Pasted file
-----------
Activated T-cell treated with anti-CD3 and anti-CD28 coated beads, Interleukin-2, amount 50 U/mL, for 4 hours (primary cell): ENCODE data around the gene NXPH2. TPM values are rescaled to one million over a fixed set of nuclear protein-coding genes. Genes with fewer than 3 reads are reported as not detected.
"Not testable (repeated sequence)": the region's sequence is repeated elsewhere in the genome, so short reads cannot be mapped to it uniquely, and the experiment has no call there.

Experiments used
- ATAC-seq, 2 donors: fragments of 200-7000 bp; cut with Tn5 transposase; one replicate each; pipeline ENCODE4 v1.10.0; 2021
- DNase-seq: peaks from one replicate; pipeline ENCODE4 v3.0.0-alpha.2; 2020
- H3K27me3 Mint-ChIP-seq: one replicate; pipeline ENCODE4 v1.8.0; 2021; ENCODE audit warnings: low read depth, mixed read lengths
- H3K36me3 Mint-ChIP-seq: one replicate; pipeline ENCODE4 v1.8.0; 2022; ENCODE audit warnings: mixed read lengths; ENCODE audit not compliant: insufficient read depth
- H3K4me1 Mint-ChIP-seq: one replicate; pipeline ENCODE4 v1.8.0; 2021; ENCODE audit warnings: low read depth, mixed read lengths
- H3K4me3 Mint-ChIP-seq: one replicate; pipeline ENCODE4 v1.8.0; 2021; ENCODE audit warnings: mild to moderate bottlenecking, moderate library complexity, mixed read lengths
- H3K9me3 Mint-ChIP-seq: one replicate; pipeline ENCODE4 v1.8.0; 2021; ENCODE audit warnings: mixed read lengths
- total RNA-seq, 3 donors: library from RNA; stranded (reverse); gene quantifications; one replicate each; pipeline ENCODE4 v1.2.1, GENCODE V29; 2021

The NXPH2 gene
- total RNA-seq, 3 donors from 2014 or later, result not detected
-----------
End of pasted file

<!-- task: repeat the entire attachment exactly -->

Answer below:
Activated T-cell treated with anti-CD3 and anti-CD28 coated beads, Interleukin-2, amount 50 U/mL, for 4 hours (primary cell): ENCODE data around the gene NXPH2. TPM values are rescaled to one million over a fixed set of nuclear protein-coding genes. Genes with fewer than 3 reads are reported as not detected.
"Not testable (repeated sequence)": the region's sequence is repeated elsewhere in the genome, so short reads cannot be mapped to it uniquely, and the experiment has no call there.

Experiments used
- ATAC-seq, 2 donors: fragments of 200-7000 bp; cut with Tn5 transposase; one replicate each; pipeline ENCODE4 v1.10.0; 2021
- DNase-seq: peaks from one replicate; pipeline ENCODE4 v3.0.0-alpha.2; 2020
- H3K27me3 Mint-ChIP-seq: one replicate; pipeline ENCODE4 v1.8.0; 2021; ENCODE audit warnings: low read depth, mixed read lengths
- H3K36me3 Mint-ChIP-seq: one replicate; pipeline ENCODE4 v1.8.0; 2022; ENCODE audit warnings: mixed read lengths; ENCODE audit not compliant: insufficient read depth
- H3K4me1 Mint-ChIP-seq: one replicate; pipeline ENCODE4 v1.8.0; 2021; ENCODE audit warnings: low read depth, mixed read lengths
- H3K4me3 Mint-ChIP-seq: one replicate; pipeline ENCODE4 v1.8.0; 2021; ENCODE audit warnings: mild to moderate bottlenecking, moderate library complexity, mixed read lengths
- H3K9me3 Mint-ChIP-seq: one replicate; pipeline ENCODE4 v1.8.0; 2021; ENCODE audit warnings: mixed read lengths
- total RNA-seq, 3 donors: library from RNA; stranded (reverse); gene quantifications; one replicate each; pipeline ENCODE4 v1.2.1, GENCODE V29; 2021

The NXPH2 gene
- total RNA-seq, 3 donors from 2014 or later, result not detected